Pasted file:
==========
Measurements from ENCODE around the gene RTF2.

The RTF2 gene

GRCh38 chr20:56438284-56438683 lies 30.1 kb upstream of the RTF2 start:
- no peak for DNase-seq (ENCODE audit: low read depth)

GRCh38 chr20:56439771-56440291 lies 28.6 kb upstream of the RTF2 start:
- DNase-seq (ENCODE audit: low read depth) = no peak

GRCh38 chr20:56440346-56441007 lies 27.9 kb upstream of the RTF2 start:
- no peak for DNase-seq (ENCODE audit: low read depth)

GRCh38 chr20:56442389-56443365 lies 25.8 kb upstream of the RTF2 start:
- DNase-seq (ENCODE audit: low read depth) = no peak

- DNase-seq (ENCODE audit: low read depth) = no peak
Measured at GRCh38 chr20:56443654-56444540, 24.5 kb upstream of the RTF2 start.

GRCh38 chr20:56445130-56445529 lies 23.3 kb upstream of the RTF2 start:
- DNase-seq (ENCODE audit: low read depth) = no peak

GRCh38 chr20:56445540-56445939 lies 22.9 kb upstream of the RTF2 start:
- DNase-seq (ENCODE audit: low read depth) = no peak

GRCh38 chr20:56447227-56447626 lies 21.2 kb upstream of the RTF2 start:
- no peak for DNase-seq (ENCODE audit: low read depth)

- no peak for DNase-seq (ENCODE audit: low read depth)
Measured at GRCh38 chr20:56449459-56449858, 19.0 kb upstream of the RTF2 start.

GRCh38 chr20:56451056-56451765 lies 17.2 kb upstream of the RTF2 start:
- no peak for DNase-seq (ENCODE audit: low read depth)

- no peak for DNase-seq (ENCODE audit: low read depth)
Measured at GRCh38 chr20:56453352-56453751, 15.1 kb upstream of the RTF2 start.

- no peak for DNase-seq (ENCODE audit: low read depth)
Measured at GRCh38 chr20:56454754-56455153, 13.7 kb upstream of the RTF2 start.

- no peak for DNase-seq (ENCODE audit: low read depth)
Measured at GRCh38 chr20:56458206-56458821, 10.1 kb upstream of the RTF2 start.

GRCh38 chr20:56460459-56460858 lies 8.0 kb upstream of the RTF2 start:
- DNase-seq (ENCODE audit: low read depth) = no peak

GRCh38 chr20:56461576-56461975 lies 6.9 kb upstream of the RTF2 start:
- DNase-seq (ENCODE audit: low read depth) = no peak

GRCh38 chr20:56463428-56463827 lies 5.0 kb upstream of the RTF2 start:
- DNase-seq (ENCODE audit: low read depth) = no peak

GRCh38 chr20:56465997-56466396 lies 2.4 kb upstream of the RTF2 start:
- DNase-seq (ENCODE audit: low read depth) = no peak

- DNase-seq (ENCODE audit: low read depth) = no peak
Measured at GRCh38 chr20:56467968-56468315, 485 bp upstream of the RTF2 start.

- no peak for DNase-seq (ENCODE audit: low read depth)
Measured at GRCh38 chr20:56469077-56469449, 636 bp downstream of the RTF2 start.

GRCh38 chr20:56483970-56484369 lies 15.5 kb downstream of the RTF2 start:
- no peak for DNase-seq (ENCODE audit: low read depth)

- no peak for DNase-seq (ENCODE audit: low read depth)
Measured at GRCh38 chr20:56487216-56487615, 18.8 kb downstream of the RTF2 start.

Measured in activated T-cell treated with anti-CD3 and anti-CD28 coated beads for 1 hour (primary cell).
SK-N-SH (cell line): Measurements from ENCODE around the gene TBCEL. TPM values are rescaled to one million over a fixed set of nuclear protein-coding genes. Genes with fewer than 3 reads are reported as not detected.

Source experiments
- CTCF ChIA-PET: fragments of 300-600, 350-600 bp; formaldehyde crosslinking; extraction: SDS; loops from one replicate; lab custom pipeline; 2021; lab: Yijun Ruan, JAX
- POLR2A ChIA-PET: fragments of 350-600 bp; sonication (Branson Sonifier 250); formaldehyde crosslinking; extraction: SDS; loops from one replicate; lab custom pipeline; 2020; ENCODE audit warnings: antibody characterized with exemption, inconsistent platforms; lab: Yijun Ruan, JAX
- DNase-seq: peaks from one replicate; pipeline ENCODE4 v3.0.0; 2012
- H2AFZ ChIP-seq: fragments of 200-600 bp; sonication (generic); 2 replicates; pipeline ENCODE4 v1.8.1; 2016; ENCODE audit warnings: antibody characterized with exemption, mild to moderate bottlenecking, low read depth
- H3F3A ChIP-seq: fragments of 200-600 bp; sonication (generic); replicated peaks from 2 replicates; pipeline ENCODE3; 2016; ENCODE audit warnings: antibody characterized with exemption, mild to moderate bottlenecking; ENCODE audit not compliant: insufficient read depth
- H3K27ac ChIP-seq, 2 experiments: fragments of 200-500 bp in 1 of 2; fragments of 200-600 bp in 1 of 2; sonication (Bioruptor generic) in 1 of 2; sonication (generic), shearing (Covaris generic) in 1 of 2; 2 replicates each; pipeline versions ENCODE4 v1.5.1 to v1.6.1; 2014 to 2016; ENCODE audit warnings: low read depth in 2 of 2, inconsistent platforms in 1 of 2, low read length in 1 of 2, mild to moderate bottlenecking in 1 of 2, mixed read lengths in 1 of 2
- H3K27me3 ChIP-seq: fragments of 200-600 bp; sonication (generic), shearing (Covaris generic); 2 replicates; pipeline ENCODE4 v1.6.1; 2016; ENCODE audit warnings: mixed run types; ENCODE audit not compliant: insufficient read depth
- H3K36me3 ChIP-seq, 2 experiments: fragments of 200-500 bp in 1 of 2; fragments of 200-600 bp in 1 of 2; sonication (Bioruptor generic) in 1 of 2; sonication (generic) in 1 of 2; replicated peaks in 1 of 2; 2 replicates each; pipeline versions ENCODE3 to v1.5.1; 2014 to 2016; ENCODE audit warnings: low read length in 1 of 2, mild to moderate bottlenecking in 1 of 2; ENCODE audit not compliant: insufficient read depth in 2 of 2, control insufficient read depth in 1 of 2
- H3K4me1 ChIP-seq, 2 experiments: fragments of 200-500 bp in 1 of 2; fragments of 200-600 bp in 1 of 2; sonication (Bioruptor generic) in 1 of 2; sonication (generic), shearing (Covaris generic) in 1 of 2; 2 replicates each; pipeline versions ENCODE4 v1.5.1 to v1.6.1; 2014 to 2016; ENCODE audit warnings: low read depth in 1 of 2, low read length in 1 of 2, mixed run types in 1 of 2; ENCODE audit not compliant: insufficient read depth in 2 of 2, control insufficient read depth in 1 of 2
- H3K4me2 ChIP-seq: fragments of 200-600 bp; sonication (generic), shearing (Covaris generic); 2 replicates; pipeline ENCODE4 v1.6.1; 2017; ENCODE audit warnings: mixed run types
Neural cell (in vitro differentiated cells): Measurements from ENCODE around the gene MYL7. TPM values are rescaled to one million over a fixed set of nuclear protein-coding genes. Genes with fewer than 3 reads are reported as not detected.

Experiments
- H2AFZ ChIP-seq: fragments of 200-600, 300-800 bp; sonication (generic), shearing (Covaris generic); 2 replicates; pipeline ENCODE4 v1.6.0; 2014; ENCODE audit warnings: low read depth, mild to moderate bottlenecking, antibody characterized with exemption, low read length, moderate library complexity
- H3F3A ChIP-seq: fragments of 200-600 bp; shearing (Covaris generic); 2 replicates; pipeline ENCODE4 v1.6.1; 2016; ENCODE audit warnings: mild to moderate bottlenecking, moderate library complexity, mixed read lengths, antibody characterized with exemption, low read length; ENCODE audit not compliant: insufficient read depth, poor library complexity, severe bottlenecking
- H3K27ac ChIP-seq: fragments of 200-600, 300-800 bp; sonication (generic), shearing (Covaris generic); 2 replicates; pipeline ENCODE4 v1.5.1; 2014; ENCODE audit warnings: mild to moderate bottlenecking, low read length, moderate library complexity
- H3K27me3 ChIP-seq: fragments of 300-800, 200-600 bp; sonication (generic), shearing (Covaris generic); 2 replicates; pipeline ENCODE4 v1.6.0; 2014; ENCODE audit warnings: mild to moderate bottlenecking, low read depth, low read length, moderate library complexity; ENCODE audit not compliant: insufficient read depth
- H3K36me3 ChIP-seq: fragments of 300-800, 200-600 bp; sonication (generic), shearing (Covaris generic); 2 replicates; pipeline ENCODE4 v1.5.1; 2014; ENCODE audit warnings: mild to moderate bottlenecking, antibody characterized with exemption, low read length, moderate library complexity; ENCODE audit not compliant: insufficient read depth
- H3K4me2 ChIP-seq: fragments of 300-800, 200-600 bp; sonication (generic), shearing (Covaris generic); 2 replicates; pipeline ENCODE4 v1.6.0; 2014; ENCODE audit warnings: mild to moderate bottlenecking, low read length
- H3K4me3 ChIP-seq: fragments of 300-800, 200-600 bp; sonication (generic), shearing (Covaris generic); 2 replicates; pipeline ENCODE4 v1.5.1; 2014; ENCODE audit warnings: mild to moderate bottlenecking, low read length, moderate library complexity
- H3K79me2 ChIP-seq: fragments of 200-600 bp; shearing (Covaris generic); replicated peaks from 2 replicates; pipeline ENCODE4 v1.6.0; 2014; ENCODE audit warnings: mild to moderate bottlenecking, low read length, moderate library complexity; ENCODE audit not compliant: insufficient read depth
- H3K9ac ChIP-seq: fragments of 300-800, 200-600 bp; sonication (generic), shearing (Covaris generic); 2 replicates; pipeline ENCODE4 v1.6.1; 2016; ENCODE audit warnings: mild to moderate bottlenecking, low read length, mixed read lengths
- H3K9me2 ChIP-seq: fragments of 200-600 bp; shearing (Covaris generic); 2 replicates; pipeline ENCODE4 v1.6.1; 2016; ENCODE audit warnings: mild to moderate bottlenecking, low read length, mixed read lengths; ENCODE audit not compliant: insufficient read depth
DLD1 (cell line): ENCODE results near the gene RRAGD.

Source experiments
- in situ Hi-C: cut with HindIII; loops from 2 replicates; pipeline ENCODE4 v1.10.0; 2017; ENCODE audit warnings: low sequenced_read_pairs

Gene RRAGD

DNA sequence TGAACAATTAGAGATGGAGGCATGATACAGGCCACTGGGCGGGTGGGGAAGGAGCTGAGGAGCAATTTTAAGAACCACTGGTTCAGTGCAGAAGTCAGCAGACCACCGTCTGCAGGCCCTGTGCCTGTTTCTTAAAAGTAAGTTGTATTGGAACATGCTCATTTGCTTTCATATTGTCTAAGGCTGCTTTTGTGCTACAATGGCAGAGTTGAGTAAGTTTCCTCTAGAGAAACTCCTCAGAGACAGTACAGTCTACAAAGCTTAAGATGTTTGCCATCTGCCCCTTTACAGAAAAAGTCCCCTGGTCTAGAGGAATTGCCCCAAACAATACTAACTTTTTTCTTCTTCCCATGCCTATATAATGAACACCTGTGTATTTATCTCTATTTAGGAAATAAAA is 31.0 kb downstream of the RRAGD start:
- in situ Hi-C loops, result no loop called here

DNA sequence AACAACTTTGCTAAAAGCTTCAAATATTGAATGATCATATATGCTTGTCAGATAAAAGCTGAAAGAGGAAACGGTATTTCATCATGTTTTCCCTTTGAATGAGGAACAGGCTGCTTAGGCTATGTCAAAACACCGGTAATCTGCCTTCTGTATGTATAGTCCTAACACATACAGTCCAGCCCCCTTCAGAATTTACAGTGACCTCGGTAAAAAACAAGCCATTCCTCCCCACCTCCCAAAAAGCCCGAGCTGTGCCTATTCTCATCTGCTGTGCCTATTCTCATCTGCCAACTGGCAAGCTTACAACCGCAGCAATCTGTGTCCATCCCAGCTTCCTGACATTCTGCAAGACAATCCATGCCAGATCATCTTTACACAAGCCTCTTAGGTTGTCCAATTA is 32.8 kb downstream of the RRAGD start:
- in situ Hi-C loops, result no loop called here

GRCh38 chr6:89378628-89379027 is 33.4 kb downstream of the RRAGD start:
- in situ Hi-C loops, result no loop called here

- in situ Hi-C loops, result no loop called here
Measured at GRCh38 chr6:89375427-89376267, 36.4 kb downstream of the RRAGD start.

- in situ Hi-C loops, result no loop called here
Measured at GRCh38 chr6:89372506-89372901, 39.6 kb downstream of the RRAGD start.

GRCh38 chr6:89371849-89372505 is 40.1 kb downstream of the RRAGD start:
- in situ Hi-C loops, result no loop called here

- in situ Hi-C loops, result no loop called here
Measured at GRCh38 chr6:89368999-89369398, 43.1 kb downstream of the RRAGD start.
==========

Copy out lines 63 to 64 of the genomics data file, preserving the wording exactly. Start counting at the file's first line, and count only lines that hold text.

- H3K27me3 ChIP-seq: fragments of 300-800, 200-600 bp; sonication (generic), shearing (Covaris generic); 2 replicates; pipeline ENCODE4 v1.6.0; 2014; ENCODE audit warnings: mild to moderate bottlenecking, low read depth, low read length, moderate library complexity; ENCODE audit not compliant: insufficient read depth
- H3K36me3 ChIP-seq: fragments of 300-800, 200-600 bp; sonication (generic), shearing (Covaris generic); 2 replicates; pipeline ENCODE4 v1.5.1; 2014; ENCODE audit warnings: mild to moderate bottlenecking, antibody characterized with exemption, low read length, moderate library complexity; ENCODE audit not compliant: insufficient read depth